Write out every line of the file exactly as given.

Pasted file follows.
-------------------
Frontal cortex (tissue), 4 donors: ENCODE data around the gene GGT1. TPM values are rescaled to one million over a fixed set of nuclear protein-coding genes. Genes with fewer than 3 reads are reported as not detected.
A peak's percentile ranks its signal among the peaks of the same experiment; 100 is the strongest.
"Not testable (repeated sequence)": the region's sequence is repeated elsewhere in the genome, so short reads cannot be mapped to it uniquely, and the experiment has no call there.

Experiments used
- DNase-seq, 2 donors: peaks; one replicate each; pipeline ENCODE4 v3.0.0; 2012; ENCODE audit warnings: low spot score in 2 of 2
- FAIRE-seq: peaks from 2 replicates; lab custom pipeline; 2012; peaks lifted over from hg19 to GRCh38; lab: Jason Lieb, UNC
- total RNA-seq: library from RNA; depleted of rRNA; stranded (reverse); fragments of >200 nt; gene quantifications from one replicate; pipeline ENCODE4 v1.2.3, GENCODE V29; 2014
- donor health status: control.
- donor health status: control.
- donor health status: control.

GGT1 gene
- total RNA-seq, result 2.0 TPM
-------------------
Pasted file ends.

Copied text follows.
Frontal cortex (tissue), 4 donors: ENCODE data around the gene GGT1. TPM values are rescaled to one million over a fixed set of nuclear protein-coding genes. Genes with fewer than 3 reads are reported as not detected.
A peak's percentile ranks its signal among the peaks of the same experiment; 100 is the strongest.
"Not testable (repeated sequence)": the region's sequence is repeated elsewhere in the genome, so short reads cannot be mapped to it uniquely, and the experiment has no call there.

Experiments used
- DNase-seq, 2 donors: peaks; one replicate each; pipeline ENCODE4 v3.0.0; 2012; ENCODE audit warnings: low spot score in 2 of 2
- FAIRE-seq: peaks from 2 replicates; lab custom pipeline; 2012; peaks lifted over from hg19 to GRCh38; lab: Jason Lieb, UNC
- total RNA-seq: library from RNA; depleted of rRNA; stranded (reverse); fragments of >200 nt; gene quantifications from one replicate; pipeline ENCODE4 v1.2.3, GENCODE V29; 2014
- donor health status: control.
- donor health status: control.
- donor health status: control.

GGT1 gene
- total RNA-seq, result 2.0 TPM